This results in two defensive problems for Chelsea (one collective, the other individual): a) the vacant space on their right flank can be exploited by their opponent by running directly at their back four and b) a dilemma for their right full-back: engage with the opposing player approaching on the flank or stay with the winger/wide forward?


Lost in Space


When out of possession, teams should ensure that the opposition have few opportunities to take advantage of space in between the lines. Passing lanes should also be closed to reduce the ball carrier’s passing options. When N’Golo Kanté is absent, Chelsea are less effective at implementing these defensive systems.



Here, the Chelsea players are positioned in such a manner as to restrict straightforward ball progression opportunities. But this type of set-up was the exception rather than the norm with players often lacking the discipline to remain in position.



This issue was evident in the match against Leeds. Here, the visiting team looked to exploit the space behind Kanté by taking advantage of the failure of Mason Mount and Kai Havertz to track back.


When a team loses the ball on the flanks, it is vital that wingers/wide forwards track back to help their full-backs. On a number of occasions Hakim Ziyech, Timo Werner and Christian Pulisic have not offered the requisite assistance in such scenarios resulting in Chelsea’s full-backs being left in two vs one situations.



In the Arsenal match, such a predicament occurred on more than one occasion. In the above image, Bukayo Saka moves infield, taking Reece James with him and pulling Kurt Zouma out of position. With Pulisic failing to track runners, Emile Smith Rowe has plenty of space to receive the ball. While this issue has been prevalent in a number of Chelsea’s matches, it was especially costly in the derby confrontation with James often left exposed.



Here, Arsenal have created a two vs one on their left flank against James with the Chelsea full-back receiving no support from his winger or midfielders. This numerical superiority eventually results in a goal for the Gunners, who would go one to win 3-1 on Boxing Day courtesy of goals from Alexandre Lacazette, Granit Xhaka, and Bukayo Saka.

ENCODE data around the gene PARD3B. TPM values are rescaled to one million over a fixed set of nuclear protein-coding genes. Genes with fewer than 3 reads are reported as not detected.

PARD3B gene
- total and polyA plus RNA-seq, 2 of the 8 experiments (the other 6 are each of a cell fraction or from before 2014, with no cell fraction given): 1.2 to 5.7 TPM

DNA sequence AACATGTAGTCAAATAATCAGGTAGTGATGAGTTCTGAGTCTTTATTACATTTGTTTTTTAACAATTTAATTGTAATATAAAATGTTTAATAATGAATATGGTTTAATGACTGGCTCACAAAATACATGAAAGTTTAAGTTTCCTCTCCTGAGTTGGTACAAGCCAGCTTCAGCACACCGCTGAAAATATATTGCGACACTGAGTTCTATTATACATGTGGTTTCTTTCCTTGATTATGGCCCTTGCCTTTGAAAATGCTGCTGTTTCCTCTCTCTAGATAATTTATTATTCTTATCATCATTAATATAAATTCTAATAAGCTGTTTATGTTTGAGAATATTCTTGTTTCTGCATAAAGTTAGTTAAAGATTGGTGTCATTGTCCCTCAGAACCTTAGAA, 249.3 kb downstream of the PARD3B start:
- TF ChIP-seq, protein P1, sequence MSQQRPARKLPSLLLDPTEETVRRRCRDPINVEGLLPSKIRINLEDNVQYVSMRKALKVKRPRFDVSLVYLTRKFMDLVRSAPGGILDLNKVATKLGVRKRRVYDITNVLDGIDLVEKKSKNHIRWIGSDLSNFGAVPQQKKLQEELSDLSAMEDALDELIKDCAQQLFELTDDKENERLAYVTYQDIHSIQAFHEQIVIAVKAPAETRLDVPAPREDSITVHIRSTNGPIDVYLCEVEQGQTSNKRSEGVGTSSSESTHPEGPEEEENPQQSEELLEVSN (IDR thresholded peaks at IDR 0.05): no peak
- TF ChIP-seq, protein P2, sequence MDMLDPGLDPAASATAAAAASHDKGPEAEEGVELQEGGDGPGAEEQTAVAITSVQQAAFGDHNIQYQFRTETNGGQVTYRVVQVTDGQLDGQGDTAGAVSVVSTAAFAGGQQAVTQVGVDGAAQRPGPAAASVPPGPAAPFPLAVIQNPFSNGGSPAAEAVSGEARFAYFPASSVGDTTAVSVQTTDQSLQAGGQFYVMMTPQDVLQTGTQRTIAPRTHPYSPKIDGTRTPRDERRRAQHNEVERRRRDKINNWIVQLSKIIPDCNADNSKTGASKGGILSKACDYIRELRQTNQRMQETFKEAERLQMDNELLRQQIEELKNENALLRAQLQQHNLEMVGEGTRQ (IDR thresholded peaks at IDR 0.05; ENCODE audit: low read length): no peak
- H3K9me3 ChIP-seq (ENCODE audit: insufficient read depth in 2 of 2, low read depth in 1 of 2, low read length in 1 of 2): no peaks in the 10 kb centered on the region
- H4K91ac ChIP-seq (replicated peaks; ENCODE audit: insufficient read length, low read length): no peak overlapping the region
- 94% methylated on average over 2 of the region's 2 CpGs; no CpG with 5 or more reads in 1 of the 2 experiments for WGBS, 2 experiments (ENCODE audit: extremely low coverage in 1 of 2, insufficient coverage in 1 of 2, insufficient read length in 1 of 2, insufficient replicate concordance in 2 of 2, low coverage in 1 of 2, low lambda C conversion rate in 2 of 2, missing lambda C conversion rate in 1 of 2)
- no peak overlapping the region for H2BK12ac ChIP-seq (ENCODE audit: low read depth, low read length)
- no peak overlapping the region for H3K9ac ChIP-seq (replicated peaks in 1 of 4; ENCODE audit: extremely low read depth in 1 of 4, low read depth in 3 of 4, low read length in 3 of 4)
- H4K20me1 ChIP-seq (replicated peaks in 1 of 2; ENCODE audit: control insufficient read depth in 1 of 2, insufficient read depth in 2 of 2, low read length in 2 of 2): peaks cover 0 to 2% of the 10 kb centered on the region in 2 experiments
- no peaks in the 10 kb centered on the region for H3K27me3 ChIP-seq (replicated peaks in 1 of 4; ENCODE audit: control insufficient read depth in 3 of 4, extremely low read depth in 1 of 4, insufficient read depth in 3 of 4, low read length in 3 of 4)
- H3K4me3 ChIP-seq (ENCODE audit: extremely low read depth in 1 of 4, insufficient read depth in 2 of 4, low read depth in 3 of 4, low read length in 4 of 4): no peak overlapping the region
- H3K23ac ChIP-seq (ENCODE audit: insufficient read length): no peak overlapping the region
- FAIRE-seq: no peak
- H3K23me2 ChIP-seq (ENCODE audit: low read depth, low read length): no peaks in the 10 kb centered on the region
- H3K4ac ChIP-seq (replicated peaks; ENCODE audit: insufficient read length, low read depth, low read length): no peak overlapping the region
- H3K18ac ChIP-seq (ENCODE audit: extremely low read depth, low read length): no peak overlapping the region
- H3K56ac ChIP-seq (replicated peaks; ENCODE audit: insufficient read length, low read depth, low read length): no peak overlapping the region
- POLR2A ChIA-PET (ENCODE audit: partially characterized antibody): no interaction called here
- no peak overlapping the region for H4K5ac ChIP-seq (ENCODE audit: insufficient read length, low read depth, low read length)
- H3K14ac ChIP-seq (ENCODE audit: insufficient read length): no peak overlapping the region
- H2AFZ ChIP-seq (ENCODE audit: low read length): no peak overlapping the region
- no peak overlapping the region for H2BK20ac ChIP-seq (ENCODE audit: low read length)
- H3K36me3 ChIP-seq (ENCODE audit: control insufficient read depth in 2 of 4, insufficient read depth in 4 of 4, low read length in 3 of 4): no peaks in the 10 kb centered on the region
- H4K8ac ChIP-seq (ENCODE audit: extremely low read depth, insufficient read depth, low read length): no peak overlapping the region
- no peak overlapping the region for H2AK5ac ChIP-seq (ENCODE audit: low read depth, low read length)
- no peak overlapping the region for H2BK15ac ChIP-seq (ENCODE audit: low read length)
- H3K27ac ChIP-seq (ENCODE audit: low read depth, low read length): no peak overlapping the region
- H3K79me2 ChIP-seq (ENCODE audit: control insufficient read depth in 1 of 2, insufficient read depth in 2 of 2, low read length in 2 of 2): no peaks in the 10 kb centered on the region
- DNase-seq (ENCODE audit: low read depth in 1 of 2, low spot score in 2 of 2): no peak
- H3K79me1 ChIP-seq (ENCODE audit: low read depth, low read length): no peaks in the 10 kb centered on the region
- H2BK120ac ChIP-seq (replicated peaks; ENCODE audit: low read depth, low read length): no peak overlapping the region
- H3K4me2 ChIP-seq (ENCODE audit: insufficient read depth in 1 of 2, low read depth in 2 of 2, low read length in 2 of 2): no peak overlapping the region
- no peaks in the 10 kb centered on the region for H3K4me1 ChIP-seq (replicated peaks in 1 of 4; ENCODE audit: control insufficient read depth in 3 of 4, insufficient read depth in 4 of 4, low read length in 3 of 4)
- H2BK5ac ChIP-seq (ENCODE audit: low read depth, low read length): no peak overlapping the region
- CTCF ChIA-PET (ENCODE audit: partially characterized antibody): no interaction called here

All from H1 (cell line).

Individual Woes


The failure of the attacking midfielders to track back leads to individual errors in the back four with defenders often finding themselves on the wrong side of opposing attackers.



Here, we can see that James is on the wrong side of Wolverhampton’s Pedro Neto. Although the referee initially awards a penalty when the Portuguese winger hits the turf, the decision is reversed following a VAR review.



The same thing happens against Arsenal. James again finds himself on the wrong side of an attacker, but on this occasion, referee Michael Oliver’s decision to award a penalty is upheld by VAR and Arsenal take the lead.


Photo: Twenty3/Wyscout


The table above shows the success rate for Chelsea in duels (both aerial and on the ground) during Premier League matches this season and reflects poorly for a team with the objective of competing for the title. In fact, Chelsea’s odds of winning the title have gone from a low of +483 (probability of 17.15%) in early December to +10000 (less than 1%). With the Blues trailing league leaders Manchester City by 12 points, it seems all but certain that Chelsea will endure a fourth consecutive season without winning the title.




Despite adding Thiago Silva, Édouard Mendy and Ben Chilwell to their backline, Chelsea’s defensive issues only worsened under Frank Lampard this season, and his inability to find a consistent structure and rectify their issues at the back proved fatal in his attempts to hang onto his position as manager. Instead, Thomas Tuchel will be tasked with shoring up Chelsea’s leaky backline and building a team capable of launching a title challenge.


By: Bolaatta Ibrahim

Featured Image: @GabFoligno / Darren Walsh – Chelsea FC